In my last post, we took a look at the psychological toll that extended periods of unemployment can have on those who are out-of work. So the last post concentrated on the mind. This one concentrates on the body: Research indicates that there may be physical health ramifications to long-term unemployment as well, over and above the psychological challenges. For example, some data is already suggesting a correlation between cardiovascular disease and unemployment. Causality has not yet been established yet: Sick or obese people may simply have more difficulty finding work, or may be disinclined to search energetically for work for other psychological reasons. But unemployment certainly isn’t good news from a medical perspective.
Mortality Impact of Unemployment
Unemployment affects mortality: Researcher by economists Till von Wachter and Daniel Sullivan concludes that older male workers who have been consistently employed, and who have recently experienced a job loss, experience have a 50 to 100 percent higher mortality rate than those who have not been laid off – enough to equate to an average of 1.5 years off an older workers’ life expectancy, in the aggregate.
Unemployed men are also 25 percent more likely to die of cancer, though again, that is not necessarily purely causal – unemployed men, for example, have less access to quality health care compared to their employed cohorts. But the price is paid one way or another.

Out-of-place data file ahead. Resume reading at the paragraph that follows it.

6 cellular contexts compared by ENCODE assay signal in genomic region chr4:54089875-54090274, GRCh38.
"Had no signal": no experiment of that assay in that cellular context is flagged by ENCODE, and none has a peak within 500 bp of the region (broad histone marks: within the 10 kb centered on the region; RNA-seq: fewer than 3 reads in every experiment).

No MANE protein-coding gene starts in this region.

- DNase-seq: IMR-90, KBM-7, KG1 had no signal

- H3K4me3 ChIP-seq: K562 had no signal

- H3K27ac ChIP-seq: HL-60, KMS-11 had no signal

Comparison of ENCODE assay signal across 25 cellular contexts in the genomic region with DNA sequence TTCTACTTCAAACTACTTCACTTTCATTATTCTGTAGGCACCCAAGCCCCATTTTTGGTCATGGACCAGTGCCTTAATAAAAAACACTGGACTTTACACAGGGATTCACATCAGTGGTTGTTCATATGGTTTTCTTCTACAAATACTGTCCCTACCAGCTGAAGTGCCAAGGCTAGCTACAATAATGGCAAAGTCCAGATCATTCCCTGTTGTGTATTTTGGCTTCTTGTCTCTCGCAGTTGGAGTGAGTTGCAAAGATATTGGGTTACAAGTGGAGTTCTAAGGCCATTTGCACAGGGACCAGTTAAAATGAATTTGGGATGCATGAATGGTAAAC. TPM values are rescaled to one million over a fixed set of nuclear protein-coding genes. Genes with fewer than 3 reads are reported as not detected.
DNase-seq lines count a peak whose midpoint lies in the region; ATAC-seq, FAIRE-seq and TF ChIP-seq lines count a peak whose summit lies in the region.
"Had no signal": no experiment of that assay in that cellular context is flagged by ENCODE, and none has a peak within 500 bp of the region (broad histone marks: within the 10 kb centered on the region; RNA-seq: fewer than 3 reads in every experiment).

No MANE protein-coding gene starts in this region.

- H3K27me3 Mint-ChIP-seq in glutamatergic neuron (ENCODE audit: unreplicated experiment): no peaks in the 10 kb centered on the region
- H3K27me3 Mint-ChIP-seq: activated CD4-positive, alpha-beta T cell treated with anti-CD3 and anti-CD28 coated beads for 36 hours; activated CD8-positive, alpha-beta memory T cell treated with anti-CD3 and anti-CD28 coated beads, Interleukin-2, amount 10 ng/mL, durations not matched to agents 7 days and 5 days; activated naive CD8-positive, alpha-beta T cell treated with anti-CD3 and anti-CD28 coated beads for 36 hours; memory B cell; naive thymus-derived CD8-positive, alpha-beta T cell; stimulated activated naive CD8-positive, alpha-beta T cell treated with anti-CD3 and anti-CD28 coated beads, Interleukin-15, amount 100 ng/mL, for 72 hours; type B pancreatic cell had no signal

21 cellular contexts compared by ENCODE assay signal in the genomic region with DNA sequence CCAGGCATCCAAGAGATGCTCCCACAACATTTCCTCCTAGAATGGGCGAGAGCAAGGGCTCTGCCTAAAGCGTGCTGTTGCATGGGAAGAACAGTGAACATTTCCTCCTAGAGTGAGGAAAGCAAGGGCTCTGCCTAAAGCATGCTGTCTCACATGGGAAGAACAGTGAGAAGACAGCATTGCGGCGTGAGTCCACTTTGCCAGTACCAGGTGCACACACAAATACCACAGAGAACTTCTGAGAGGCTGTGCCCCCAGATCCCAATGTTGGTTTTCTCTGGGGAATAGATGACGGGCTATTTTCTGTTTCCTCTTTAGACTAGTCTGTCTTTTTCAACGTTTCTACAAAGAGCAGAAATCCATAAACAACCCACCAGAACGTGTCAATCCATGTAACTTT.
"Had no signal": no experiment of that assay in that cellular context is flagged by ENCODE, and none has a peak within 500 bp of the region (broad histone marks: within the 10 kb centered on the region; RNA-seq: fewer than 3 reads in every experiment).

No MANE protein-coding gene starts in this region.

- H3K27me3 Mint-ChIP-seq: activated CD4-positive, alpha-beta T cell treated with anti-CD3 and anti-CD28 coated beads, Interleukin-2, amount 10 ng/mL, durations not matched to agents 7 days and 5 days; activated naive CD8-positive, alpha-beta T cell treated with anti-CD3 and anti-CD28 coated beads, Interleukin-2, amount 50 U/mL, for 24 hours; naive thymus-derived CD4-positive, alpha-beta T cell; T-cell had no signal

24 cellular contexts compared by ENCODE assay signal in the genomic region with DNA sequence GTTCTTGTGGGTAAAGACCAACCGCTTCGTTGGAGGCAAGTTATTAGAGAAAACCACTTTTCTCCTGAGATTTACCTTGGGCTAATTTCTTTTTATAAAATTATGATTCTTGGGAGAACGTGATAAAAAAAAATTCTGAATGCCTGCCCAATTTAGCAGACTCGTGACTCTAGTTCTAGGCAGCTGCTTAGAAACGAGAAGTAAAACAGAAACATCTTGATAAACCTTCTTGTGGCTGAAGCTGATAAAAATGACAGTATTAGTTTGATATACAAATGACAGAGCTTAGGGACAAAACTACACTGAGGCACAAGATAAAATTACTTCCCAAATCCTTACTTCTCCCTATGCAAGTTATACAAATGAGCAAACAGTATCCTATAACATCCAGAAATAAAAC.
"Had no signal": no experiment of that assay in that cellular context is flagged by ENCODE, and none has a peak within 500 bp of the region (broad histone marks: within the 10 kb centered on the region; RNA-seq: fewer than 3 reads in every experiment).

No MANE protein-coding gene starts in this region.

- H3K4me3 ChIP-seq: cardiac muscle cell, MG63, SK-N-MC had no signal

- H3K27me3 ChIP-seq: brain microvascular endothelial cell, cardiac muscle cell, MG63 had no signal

For the most desperate and vulnerable, the pain of daily rejection becomes unbearable without help. For some, unemployment becomes literally a matter of life and death. Recent data from the Center for Disease Control confirms that suicide rates generally follow the business cycle – with suicides peaking during recessions and depressions, while falling when economic times were good. Official CDC numbers don’t yet address the current recession, as their numbers lag. But the Department of Defense is already reporting a sharp increase in suicide rates among troops – many of which are in the Reserve Components, and therefore struggling with the economic downturn right along with everyone else.
Some good news: There are more tools and resources available now than in generations past, which can help people struggling with the psychological and physical side-effects of long-term unemployment:
• We have a more organized public health outreach program to help people struggling with depression and suicidal ideation. (If you need help, call 1-800-273-8255 for the National Suicide Prevention Lifeline.)
• There are more support groups and online mutual assistance communities available.
• Health insurance is more likely to cover mental health services than in past years, as many states have passed so-called “mental health parity” mandates requiring that insurance companies treat mental health disorders and treatments the same way they treat other medical disorders, illnesses and symptoms.
• The Veterans Administration has greatly expanded its mental health services to help those returning from wars.
• New generations of anti-depressants are far more effective, with fewer side effects, than ever before.
Furthermore, the traditional sources of support haven’t gone away. Pastors, priests, rabbis, teachers, doctors, counselors, and others involved in the human professions have broad networks of their own, and can help refer you to other resources that can help…